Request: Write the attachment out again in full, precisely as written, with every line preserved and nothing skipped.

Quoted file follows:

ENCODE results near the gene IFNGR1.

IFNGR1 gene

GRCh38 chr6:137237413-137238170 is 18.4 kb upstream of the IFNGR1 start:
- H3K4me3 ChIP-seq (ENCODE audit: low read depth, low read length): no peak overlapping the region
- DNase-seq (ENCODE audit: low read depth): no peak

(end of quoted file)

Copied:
ENCODE results near the gene IFNGR1.

IFNGR1 gene

GRCh38 chr6:137237413-137238170 is 18.4 kb upstream of the IFNGR1 start:
- H3K4me3 ChIP-seq (ENCODE audit: low read depth, low read length): no peak overlapping the region
- DNase-seq (ENCODE audit: low read depth): no peak